The attorney for Steve Smith, the owner of Tootsies Orchid Lounge, Honky Tonk Central and other bars, says he will work to request a temporary order that would restrain the enforcement of the declaration made by the Metro Board of Health. He believes there are constitutional implications when selectively picking out certain businesses.

Rod's Comment: I question the authority of the mayor to close bars.  This needs to be explained and maybe adjudicated.  Closing bars but not restaurants may make sense but it seems arbitrary.  If the mayor does have the authority to do this, I want that explained. What provision of the Charter gives the mayor this authority? I doubt the Metro Council could order bars closed or could give the mayor the authority to close bars. I doubt the mayor even has authority to close schools.  I would assume that is a decision to be made by the school board.

At all levels of government, no executive or legislative body should be allowed to exercise authority not authorized.

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Sunday, March 15, 2020

Did your employer say you could work from home due to the Coronavirus scare? You need a permit for that!

by Rod Williams - Due to the Coronavirus pandemic, many employers have closed the office and told employees to work from home. I have a couple members of my family working from home.  It you work with your hands or work in retail, working from home may not be an option, but almost all "desk jockey" jobs could be done from home.  With a phone and computer there are not many desk jobs that would actually require going to an office. It may require a change in mindset before that becomes a reality for most people doing office work, but there is little reason to go to an office. Even meeting can be conducted with teleconferencing.

Currently if you want to work from home and the work falls within certain guidelines, you can do so. The guidelines include that no more than one other employee who is not living in the dwelling can work out of that location, that the amount of the dwelling devoted to the home occupation is no more than 20% of the dwellings floor space, that you see no clients or customers at the dwelling and some other things.  This is all spelled out in section 17.16.250(D) of the Metropolitan Code of Nashville.

So, there is no problem working from home doing normal type office work, except you have to get a permit to do it.  See this:

So, pay $50 and jump through the hoops and you can legally work from home.

If I were you I wouldn't worry about it.  Ignore it. The only way the city would ever catch you is if a neighbor complained. There are thousands and thousands of people working from home without permits.  Anyway, I think a little breaking of the rules is good thing.  I want real crime controlled but resistance to irritating bureaucratic nanny state micromanaging of peoples lives is a healthy thing in my view. Anyway if everyone violating the rules did apply the system would be overwhelmed.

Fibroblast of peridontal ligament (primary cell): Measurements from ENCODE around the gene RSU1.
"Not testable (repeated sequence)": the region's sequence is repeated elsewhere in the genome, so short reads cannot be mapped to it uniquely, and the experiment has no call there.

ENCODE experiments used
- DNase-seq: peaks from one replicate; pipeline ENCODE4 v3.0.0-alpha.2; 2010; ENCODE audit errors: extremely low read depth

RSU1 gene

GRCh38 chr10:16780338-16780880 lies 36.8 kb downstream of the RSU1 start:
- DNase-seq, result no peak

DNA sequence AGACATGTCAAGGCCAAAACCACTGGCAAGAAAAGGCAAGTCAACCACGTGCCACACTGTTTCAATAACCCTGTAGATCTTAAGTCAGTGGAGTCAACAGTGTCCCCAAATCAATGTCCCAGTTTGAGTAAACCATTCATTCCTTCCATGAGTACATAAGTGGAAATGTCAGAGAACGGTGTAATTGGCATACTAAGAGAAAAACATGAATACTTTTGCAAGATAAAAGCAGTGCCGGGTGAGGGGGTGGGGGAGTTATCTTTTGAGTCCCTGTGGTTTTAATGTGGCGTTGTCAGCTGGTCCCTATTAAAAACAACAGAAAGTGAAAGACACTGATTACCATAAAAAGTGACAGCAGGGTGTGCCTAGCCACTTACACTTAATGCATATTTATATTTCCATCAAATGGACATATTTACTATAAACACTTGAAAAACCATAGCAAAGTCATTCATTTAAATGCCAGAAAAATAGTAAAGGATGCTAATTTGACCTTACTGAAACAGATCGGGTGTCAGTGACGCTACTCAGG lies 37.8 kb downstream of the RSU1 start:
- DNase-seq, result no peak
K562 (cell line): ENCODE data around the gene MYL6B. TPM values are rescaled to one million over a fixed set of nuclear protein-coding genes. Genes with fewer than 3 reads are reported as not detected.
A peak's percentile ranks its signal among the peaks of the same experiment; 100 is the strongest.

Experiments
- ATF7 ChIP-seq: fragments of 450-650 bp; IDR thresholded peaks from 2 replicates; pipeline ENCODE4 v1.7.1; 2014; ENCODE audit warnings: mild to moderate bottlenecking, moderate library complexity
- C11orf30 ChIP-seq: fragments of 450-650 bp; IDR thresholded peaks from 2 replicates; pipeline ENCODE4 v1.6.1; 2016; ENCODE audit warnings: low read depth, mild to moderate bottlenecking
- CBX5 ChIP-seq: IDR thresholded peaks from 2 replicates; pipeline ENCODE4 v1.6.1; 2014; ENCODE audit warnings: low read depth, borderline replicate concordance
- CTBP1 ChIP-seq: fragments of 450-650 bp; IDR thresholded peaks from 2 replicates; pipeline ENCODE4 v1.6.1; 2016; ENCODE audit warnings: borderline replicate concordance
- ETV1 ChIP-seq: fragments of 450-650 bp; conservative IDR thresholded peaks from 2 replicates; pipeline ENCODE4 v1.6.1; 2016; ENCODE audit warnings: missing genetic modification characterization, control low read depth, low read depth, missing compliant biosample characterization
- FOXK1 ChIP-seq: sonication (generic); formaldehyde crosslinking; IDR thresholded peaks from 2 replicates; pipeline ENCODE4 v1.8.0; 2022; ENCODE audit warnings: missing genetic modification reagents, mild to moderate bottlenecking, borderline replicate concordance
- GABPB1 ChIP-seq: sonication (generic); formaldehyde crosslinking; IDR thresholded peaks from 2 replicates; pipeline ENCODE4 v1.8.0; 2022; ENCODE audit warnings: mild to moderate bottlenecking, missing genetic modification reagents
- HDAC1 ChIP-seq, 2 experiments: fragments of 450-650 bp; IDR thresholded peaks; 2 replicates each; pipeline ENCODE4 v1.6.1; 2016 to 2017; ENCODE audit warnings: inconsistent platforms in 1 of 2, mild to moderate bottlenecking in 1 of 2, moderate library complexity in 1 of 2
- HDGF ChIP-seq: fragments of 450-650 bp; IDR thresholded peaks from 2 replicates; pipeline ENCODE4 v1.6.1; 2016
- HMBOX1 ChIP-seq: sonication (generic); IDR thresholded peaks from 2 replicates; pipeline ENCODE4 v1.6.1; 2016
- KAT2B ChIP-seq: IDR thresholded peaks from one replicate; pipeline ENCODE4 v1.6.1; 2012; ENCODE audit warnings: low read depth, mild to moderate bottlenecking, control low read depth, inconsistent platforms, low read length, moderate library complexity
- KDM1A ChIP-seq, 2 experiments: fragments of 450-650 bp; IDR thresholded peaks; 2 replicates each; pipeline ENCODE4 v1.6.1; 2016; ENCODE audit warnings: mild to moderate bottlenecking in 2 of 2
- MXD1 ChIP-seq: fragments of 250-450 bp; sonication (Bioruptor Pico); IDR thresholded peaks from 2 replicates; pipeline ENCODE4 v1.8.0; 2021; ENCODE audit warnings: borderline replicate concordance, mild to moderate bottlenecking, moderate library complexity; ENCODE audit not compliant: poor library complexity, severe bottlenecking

If you called to ask about a permit, they may tell you it wasn't intended for people like you but don't expect them to put that in writing. They may say they will have to call you back and never do.

There is a bill pending in the Metro Council that would change the rule so that people who meet the below requirements could legally work from home without a permit. It says the following:
a. Home occupations that meet both of the following conditions are not required to acquire a permit for activity under this section:
i. The home occupation does not serve customers on the property; and 
ii. The home occupation does not employ anyone who does not live within the dwelling.
In addition, another part of the  bill would legalize some home occupations that now are illegal and for which a person cannot even apply for a permit.   The neighborhood lady giving piano lessons in her home, or the lady with a one-chair beauty salon who sees no more than six customers a day, the accountant next door who does income taxes from home or the person with a home recording studio could operate legally if they met some pretty restrictive requirements and applied for a permit. To read the proposed bill, follow this link.

There are some people who could not afford to stay in their home if not for the income from their home occupation.  Working from home also reduces congestion and allows parents to spend more time with their children.  It also fills a need. Some people could not afford to go to a  commerical beauty shop or pay for piano lessons for their child or pay for a commercial tax preparer to do their taxes but they can afford the person down the street. Music City would not be Music City if not for all of the artist who got their start out of home recording studios. This is a good bill and deserves to pass.

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What happened at the March 5th Council meeting: Mayor Cooper addresses the Council regarding the tornado, ...

…. a Short-term rental bills deferred and another advances, allowing home occupations deferred, bill to void some minimum parking requirements advances, bill requiring more notice for landlords to raise rent advance,  vaping ban passes. 

This is a six hour meeting! This may be a record.  To see the agenda, the agenda analysis and my commentary on the agenda follow this link.